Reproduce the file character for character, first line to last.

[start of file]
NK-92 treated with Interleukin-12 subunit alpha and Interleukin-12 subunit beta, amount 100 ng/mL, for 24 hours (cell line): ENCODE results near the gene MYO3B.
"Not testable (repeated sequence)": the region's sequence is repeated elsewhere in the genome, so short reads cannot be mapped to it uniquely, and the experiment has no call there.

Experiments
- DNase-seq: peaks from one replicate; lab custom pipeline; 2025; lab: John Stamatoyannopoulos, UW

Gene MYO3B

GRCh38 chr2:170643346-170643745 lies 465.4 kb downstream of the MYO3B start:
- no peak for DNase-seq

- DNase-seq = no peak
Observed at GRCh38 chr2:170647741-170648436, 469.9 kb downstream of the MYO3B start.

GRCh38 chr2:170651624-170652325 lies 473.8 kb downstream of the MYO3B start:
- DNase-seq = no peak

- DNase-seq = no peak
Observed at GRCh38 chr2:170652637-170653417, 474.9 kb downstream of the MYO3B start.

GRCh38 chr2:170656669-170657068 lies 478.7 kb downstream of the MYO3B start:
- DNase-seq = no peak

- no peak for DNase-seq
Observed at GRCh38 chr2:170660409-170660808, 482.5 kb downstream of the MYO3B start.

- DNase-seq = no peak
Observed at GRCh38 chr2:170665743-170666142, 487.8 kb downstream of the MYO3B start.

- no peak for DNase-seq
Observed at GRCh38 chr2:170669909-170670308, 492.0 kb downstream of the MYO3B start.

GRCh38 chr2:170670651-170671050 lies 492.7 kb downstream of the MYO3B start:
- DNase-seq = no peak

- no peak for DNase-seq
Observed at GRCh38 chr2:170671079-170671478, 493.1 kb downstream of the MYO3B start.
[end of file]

NK-92 treated with Interleukin-12 subunit alpha and Interleukin-12 subunit beta, amount 100 ng/mL, for 24 hours (cell line): ENCODE results near the gene MYO3B.
"Not testable (repeated sequence)": the region's sequence is repeated elsewhere in the genome, so short reads cannot be mapped to it uniquely, and the experiment has no call there.

Experiments
- DNase-seq: peaks from one replicate; lab custom pipeline; 2025; lab: John Stamatoyannopoulos, UW

Gene MYO3B

GRCh38 chr2:170643346-170643745 lies 465.4 kb downstream of the MYO3B start:
- no peak for DNase-seq

- DNase-seq = no peak
Observed at GRCh38 chr2:170647741-170648436, 469.9 kb downstream of the MYO3B start.

GRCh38 chr2:170651624-170652325 lies 473.8 kb downstream of the MYO3B start:
- DNase-seq = no peak

- DNase-seq = no peak
Observed at GRCh38 chr2:170652637-170653417, 474.9 kb downstream of the MYO3B start.

GRCh38 chr2:170656669-170657068 lies 478.7 kb downstream of the MYO3B start:
- DNase-seq = no peak

- no peak for DNase-seq
Observed at GRCh38 chr2:170660409-170660808, 482.5 kb downstream of the MYO3B start.

- DNase-seq = no peak
Observed at GRCh38 chr2:170665743-170666142, 487.8 kb downstream of the MYO3B start.

- no peak for DNase-seq
Observed at GRCh38 chr2:170669909-170670308, 492.0 kb downstream of the MYO3B start.

GRCh38 chr2:170670651-170671050 lies 492.7 kb downstream of the MYO3B start:
- DNase-seq = no peak

- no peak for DNase-seq
Observed at GRCh38 chr2:170671079-170671478, 493.1 kb downstream of the MYO3B start.